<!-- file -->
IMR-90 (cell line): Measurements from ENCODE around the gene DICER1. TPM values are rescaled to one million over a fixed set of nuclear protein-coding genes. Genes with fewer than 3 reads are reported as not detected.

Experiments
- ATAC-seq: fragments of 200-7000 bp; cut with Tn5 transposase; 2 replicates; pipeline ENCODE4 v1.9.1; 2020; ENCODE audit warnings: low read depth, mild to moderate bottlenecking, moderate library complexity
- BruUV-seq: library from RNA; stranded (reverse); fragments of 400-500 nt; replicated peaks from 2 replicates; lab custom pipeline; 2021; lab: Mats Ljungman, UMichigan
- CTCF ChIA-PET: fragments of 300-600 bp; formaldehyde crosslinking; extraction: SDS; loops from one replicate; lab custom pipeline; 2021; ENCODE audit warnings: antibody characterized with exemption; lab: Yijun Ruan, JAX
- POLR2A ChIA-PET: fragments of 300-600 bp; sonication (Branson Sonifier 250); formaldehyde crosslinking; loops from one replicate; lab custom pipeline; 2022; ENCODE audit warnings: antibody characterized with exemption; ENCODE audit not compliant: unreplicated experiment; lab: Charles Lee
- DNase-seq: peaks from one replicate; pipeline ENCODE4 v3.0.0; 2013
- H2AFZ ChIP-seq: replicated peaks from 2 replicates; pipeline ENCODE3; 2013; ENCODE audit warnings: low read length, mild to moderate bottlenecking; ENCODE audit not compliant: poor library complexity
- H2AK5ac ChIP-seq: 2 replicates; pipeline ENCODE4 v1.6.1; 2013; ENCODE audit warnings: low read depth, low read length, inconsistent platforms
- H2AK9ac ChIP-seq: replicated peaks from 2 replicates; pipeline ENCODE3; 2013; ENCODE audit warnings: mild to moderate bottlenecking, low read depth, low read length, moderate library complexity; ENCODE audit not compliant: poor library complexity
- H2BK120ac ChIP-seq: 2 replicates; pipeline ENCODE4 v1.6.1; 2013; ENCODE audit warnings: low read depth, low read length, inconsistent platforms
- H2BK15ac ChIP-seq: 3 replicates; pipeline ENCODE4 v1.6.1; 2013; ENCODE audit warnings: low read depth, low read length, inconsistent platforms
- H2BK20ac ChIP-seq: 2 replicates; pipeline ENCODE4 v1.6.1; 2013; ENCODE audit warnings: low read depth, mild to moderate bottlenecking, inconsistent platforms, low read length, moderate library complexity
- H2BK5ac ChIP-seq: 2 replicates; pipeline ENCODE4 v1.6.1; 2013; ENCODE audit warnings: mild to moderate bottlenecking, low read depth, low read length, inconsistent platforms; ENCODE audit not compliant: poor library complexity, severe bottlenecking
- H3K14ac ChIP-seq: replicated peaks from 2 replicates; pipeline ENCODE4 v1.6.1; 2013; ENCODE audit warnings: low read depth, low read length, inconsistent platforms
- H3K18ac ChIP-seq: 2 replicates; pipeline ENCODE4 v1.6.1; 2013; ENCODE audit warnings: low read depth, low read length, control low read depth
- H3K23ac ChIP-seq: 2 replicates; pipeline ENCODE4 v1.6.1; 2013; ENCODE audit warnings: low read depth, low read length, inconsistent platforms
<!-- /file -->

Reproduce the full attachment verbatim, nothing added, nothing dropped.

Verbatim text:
IMR-90 (cell line): Measurements from ENCODE around the gene DICER1. TPM values are rescaled to one million over a fixed set of nuclear protein-coding genes. Genes with fewer than 3 reads are reported as not detected.

Experiments
- ATAC-seq: fragments of 200-7000 bp; cut with Tn5 transposase; 2 replicates; pipeline ENCODE4 v1.9.1; 2020; ENCODE audit warnings: low read depth, mild to moderate bottlenecking, moderate library complexity
- BruUV-seq: library from RNA; stranded (reverse); fragments of 400-500 nt; replicated peaks from 2 replicates; lab custom pipeline; 2021; lab: Mats Ljungman, UMichigan
- CTCF ChIA-PET: fragments of 300-600 bp; formaldehyde crosslinking; extraction: SDS; loops from one replicate; lab custom pipeline; 2021; ENCODE audit warnings: antibody characterized with exemption; lab: Yijun Ruan, JAX
- POLR2A ChIA-PET: fragments of 300-600 bp; sonication (Branson Sonifier 250); formaldehyde crosslinking; loops from one replicate; lab custom pipeline; 2022; ENCODE audit warnings: antibody characterized with exemption; ENCODE audit not compliant: unreplicated experiment; lab: Charles Lee
- DNase-seq: peaks from one replicate; pipeline ENCODE4 v3.0.0; 2013
- H2AFZ ChIP-seq: replicated peaks from 2 replicates; pipeline ENCODE3; 2013; ENCODE audit warnings: low read length, mild to moderate bottlenecking; ENCODE audit not compliant: poor library complexity
- H2AK5ac ChIP-seq: 2 replicates; pipeline ENCODE4 v1.6.1; 2013; ENCODE audit warnings: low read depth, low read length, inconsistent platforms
- H2AK9ac ChIP-seq: replicated peaks from 2 replicates; pipeline ENCODE3; 2013; ENCODE audit warnings: mild to moderate bottlenecking, low read depth, low read length, moderate library complexity; ENCODE audit not compliant: poor library complexity
- H2BK120ac ChIP-seq: 2 replicates; pipeline ENCODE4 v1.6.1; 2013; ENCODE audit warnings: low read depth, low read length, inconsistent platforms
- H2BK15ac ChIP-seq: 3 replicates; pipeline ENCODE4 v1.6.1; 2013; ENCODE audit warnings: low read depth, low read length, inconsistent platforms
- H2BK20ac ChIP-seq: 2 replicates; pipeline ENCODE4 v1.6.1; 2013; ENCODE audit warnings: low read depth, mild to moderate bottlenecking, inconsistent platforms, low read length, moderate library complexity
- H2BK5ac ChIP-seq: 2 replicates; pipeline ENCODE4 v1.6.1; 2013; ENCODE audit warnings: mild to moderate bottlenecking, low read depth, low read length, inconsistent platforms; ENCODE audit not compliant: poor library complexity, severe bottlenecking
- H3K14ac ChIP-seq: replicated peaks from 2 replicates; pipeline ENCODE4 v1.6.1; 2013; ENCODE audit warnings: low read depth, low read length, inconsistent platforms
- H3K18ac ChIP-seq: 2 replicates; pipeline ENCODE4 v1.6.1; 2013; ENCODE audit warnings: low read depth, low read length, control low read depth
- H3K23ac ChIP-seq: 2 replicates; pipeline ENCODE4 v1.6.1; 2013; ENCODE audit warnings: low read depth, low read length, inconsistent platforms